Who's up and who's down? Who can make the best jokes? Who looks good on TV? These are questions that are great fun to ask and even more fun to answer. They matter, too: politics is partly an art form. But they are nowhere near as important as the great currents shaping events around bewildered leaders, whether they look good or not.
Since the global financial crisis of 2008, the tidal waves have been wilder than usual, exposing the inefficiency and iniquities of unconstrained markets. They have started to change the political and economic landscape. For now, we see only the early symptoms. The Coalition is one sign. In Britain, we are used to single party governments. In the first election since the financial crisis, voters could not decide. Now the Coalition seeks to adapt to the waves, but, conditioned by the old order of the 1980s and 1990s, cannot quite bring itself to do so. David Cameron and George Osborne know something big is going on, seek to convey that they know and yet, in policy terms, are confused, partly clinging to old assumptions as if this was 1983 or 1997.
They ache to drop the top rate of tax on high earners. Osborne appeared to be following the technique of Gordon Brown by commissioning a report on an issue the outcome of which has already been decided. But, in spite of his reputation for tactical brilliance, Osborne is not as surefooted as the unfashionable Brown was in his early days at the Treasury. According to the Daily Telegraph, his report on the top rate of tax shows a "surge" in revenues, not what Osborne had hoped to find. This must be the only occasion when a Chancellor is disappointed to hear of money pouring into the Treasury.
Irrespective of its practical merits, polls suggest the top rate is popular as voters edge tentatively towards a new keenly felt sense of fairness. Cameron and Osborne know this and cannot do what they want to do. This is not 1997, when Tony Blair and Brown felt the need to show they were relaxed about the rich getting much richer and made the commitment not to raise the top rate. Something big is happening when Cameron and Osborne find themselves in the opposite position of not being able to scrap the higher rate. Instead, they wait uneasily, hoping for the space to do so after 2015. A new focus on fairness is taking hold.
Cameron shows he recognises this in what he says about the separate issue of executive pay. In his interview on Sunday with Andrew Marr, Cameron cited undeserved awards as an example of "market failure". This acknowledgement is quite a leap. Not so long ago, some in his entourage worshipped uncritically at the altar of markets. But, in spite of the recognition, Cameron cannot quite bring himself to act in a way that will make a practical difference. Transparency will not work. We know about the greed of bankers and are angered. In response, the bankers opt for vilification and take the cash. Transparency is good, but it is not enough.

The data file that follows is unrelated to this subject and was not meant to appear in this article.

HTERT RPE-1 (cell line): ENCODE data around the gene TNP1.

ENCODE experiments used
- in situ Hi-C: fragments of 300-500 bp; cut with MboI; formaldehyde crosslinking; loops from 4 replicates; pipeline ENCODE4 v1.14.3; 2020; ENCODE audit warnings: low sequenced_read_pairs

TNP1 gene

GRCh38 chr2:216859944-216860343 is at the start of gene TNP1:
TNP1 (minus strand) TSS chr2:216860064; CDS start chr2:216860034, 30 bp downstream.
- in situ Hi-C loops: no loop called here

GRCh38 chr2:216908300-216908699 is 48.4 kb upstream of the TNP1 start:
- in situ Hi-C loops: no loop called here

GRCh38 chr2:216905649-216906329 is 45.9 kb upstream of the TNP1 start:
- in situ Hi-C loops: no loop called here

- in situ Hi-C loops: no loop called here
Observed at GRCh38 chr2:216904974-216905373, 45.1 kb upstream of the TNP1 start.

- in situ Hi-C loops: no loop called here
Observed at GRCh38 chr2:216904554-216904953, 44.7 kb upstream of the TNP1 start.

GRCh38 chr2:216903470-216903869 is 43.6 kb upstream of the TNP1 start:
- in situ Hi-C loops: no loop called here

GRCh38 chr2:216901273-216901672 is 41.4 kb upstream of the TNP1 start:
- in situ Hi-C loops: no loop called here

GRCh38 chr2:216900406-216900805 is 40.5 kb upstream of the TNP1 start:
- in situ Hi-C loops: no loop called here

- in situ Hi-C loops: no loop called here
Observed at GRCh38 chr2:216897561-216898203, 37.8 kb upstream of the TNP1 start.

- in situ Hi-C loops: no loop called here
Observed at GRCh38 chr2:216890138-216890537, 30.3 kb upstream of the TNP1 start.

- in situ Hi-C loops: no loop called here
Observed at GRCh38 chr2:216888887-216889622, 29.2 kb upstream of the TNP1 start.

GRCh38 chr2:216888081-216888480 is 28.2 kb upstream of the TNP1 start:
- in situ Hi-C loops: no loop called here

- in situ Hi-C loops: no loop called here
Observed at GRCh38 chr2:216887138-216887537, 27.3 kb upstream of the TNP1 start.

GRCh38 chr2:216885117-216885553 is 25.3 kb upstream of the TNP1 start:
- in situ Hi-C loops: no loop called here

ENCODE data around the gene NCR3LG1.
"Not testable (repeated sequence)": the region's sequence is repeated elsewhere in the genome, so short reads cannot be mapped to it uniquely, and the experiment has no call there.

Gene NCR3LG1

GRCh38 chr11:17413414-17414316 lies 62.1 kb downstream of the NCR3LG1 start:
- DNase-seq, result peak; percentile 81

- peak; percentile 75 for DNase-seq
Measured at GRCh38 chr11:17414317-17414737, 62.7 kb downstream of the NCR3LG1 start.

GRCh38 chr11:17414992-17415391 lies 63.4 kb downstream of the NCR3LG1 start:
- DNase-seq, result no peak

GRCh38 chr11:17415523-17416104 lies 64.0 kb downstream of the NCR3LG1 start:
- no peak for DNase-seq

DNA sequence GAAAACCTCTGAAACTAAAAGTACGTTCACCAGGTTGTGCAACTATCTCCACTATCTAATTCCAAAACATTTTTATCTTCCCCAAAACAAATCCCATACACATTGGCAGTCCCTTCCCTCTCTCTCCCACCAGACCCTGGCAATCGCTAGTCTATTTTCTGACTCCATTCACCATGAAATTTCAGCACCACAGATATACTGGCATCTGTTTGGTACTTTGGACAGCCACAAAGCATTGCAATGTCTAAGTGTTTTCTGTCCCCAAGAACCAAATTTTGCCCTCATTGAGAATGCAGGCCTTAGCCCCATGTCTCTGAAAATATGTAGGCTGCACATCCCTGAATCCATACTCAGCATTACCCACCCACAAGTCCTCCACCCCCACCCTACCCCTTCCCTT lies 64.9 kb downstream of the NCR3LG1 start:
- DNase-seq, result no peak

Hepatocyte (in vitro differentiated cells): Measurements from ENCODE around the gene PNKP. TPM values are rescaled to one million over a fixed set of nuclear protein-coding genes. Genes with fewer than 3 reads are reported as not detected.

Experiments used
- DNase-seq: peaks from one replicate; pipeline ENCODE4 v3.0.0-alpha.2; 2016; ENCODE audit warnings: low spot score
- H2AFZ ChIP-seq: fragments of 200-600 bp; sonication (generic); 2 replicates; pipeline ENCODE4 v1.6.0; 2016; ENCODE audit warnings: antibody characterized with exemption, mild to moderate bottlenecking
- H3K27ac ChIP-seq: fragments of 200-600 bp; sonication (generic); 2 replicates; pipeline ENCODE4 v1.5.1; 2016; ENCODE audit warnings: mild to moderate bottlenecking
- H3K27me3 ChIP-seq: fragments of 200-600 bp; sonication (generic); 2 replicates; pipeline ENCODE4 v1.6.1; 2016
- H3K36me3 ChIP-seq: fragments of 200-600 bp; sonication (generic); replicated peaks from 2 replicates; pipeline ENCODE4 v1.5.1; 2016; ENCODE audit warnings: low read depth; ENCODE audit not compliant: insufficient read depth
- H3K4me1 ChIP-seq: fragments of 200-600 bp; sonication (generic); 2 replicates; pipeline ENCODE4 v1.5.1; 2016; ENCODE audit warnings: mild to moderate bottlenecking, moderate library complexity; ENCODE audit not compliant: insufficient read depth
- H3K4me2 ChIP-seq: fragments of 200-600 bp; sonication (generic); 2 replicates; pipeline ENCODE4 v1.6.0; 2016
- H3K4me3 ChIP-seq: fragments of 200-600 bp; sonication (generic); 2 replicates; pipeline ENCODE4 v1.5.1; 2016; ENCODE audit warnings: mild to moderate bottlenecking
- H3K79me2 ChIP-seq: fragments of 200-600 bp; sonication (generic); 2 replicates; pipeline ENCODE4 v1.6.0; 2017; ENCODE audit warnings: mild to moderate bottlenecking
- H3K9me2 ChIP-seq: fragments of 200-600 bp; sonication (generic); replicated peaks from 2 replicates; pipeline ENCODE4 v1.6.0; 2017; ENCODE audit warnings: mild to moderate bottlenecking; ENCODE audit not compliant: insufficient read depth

In acknowledging the validity of the fairness issue, Cameron joins the unstoppable tide. In the end, something big will happen, but not yet. Leaders are slow to move at a time of flux. They look back, then forwards and act in conflicting ways. Such is the force of the tide, Cameron moves from an instinctively wary attitude towards the state to a more equivocal position. His confusion is vividly illustrated in his recent declaration that nursing standards must improve and nurses should see a patient once an hour. This is a good target, but Cameron is not meant to believe in targets from the centre. (Disastrously, he has dropped the target on waiting times and, of course, waiting times are soaring.) His NHS reforms devolve power from the centre to a new quango, to GPs and to the private sector, so he can do no more than issue "guidelines". The NHS requires more sophisticated targets, smaller, more efficient PCTs, better-managed hospitals and more productive GPs, arising from a more nimble, efficient state. Evidently, Cameron senses his reforms are out of step or else he would not be issuing targets, but he cannot bring himself to scrap them or the vision that underlies them. In this tentative transitional phase, he opts for centralised exhortation and extreme forms of devolution.
Since 2008, questions have raged about fairness, the role of the state and markets. The Coalition sees the tidal waves, but cannot quite ride them. As in the 1970s when the corporatist era came to a dramatic, but gradual close, rulers struggle to adapt, even though they recognise the need. In their internal agonising, the leaders of the Coalition are transitional figures like Heath, Wilson and Callaghan, rather than masters of a new era that demands subtle, but stringent approaches to fairness, delivery and accountability. The confused fragility ari sing from recognition that things must change and the fearful reluctance to act accordingly is one an effective opposition could turn to its overwhelming advantage.Reuse content